Each year in Jackson Hole locals and visitors alike anxiously await the return of the valley’s native grizzly bears from their winter hibernation. On any given sunny day, spectators flock to Yellowstone and Grand Teton National Parks eager to catch a glimpse of these local celebrities.
And celebrities they are. Fondly identified by their tag numbers issued by Park rangers to help monitor the animals’ behaviors, many of the more social bears that frequent the lower parts of the valley have amassed a considerable following.
With spring finally making an appearance across the Greater Yellowstone area after a record snow year, many bears have been spotted throughout the region. Most will remain at the base of the valley until snowfields in the mountain begin to recede.
Last month, Bear 399, a well-known 23-year old sow, and her two cubs, both two-years old, made quite a debut. As though to show off for onlookers, momma bear didn’t shy away from engaging her two youngsters.
As the Jackson Hole News & Guide reports, the appearance provide a show for those lucky onlookers there to witness it—including renown local wildlife photographer, Tom Mangelsen, who snapped the photo above.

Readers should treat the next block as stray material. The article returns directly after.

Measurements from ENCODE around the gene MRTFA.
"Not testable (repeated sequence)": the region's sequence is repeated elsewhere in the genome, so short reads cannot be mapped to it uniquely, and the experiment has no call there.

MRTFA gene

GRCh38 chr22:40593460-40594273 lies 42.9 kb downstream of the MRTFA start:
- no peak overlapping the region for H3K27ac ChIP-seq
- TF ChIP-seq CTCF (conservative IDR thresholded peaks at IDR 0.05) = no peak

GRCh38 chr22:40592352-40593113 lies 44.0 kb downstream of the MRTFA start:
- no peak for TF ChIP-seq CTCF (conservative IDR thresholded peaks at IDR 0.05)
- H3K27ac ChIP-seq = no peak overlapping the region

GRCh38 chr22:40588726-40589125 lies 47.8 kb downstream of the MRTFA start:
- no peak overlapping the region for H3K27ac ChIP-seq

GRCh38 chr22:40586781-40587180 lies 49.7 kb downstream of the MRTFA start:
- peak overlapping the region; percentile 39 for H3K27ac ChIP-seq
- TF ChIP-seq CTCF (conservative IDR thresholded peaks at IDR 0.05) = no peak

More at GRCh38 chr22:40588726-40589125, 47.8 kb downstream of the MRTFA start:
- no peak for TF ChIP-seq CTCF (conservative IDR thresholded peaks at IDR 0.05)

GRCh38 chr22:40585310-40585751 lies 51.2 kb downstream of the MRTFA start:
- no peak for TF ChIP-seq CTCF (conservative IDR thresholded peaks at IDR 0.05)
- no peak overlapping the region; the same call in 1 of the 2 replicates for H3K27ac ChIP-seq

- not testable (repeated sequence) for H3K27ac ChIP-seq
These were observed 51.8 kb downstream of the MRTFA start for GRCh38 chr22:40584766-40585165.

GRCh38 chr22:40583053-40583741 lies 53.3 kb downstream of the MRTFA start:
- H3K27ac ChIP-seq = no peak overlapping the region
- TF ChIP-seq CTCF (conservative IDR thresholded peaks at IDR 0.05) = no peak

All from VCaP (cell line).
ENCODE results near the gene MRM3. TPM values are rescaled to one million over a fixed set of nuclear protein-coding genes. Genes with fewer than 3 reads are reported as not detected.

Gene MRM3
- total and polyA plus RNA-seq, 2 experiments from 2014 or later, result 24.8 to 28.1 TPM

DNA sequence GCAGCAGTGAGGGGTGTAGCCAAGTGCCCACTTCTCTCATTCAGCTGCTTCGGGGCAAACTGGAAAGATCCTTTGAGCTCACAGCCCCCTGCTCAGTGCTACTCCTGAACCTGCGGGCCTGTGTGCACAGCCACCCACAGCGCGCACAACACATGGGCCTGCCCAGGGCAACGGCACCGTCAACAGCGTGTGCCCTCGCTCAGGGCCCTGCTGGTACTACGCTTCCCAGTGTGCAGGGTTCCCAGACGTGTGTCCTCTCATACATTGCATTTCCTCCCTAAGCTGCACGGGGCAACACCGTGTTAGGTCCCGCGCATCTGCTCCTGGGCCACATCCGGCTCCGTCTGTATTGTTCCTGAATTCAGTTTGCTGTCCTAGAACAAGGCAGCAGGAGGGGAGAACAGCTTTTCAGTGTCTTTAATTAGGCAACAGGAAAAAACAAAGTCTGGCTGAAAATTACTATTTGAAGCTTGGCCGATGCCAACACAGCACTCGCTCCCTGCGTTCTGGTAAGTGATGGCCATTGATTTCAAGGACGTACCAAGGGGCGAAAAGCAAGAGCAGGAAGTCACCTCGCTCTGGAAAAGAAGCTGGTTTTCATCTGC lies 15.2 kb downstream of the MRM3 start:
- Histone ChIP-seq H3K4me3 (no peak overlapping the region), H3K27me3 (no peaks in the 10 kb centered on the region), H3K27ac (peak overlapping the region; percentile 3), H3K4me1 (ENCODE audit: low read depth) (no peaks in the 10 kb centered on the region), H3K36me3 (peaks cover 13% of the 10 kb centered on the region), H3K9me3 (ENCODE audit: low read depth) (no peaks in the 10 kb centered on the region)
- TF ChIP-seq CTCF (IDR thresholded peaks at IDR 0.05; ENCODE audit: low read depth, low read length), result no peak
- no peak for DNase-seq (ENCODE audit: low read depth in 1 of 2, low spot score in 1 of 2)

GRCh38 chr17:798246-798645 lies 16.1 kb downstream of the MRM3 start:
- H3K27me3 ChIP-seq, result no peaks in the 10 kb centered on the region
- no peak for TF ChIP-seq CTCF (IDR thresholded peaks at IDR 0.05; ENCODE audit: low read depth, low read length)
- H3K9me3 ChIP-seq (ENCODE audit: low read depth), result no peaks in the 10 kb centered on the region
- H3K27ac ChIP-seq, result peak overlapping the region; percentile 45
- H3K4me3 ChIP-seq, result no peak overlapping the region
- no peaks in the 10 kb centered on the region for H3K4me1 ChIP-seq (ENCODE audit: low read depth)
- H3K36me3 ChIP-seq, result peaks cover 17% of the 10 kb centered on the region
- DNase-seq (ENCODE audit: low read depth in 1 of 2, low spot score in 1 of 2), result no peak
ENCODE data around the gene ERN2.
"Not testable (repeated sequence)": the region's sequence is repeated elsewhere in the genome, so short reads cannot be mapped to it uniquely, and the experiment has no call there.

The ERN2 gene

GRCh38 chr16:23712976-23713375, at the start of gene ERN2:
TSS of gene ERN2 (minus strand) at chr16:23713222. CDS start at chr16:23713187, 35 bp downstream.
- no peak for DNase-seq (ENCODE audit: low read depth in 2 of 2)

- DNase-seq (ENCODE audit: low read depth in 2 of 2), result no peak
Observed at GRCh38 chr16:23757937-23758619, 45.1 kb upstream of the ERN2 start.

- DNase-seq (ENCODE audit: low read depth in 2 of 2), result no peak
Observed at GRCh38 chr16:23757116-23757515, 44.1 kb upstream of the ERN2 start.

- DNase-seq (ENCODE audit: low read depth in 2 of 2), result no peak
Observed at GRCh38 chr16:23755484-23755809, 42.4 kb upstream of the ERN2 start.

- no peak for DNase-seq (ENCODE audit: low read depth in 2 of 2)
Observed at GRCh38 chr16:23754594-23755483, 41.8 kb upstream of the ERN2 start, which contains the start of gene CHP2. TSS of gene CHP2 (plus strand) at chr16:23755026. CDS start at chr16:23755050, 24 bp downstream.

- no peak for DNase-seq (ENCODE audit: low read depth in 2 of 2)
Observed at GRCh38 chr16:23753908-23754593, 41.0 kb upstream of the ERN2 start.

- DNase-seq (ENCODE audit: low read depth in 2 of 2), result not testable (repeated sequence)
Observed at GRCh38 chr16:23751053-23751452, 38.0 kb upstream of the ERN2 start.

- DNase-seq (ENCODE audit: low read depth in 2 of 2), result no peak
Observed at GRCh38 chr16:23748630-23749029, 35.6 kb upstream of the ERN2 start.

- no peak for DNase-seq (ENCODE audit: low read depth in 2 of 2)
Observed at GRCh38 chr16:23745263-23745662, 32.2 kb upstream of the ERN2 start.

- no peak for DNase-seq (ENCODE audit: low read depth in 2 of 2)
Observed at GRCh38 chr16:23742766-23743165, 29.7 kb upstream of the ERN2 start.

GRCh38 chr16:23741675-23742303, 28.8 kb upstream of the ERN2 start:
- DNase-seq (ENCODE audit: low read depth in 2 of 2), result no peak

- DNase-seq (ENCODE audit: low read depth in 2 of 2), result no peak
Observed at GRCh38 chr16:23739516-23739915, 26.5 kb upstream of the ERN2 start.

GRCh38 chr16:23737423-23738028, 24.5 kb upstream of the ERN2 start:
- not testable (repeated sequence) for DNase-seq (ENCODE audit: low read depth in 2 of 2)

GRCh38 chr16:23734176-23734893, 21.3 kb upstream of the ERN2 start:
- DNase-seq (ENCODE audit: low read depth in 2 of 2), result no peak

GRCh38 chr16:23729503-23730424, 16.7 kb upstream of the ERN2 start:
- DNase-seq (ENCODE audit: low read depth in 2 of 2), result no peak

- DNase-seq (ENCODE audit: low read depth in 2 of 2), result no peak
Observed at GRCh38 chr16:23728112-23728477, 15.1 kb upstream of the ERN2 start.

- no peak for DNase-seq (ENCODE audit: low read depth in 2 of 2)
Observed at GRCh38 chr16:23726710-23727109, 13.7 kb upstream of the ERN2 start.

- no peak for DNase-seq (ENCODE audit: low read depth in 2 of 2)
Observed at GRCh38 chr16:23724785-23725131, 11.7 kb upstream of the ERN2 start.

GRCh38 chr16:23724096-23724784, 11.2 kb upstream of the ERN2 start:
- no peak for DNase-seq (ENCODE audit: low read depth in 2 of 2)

The first reported grizzly siting in Jackson Hole this season occurred in mid-March, and since then bears have been spotted around the region with growing regularity. Denise Germann, a Park spokesperson, says this is “busy season” as the local bear population moves searches for food in the lower parts of the valley after leaving their winter dens.
“We are starting to see more bears out and active and visible,” Germann says, which, she adds, “is just the beginning.”
Jackson Hole and the Greater Yellowstone Region boast one of the most diverse eco-systems in the world. Indeed, the area’s native wildlife is part of the appeal that draws visitors from around the globe. As the reemergence of the area’s grizzly bears reminds, this is truly one of the last wild places on earth.
It’s important that individuals keep that in mind, particularly in the backcountry. Park rangers encourage hikers and recreationists to be “Bear Aware,” carry pepper spray and always give wildlife their space. After all, around here, we are visitors in their homes.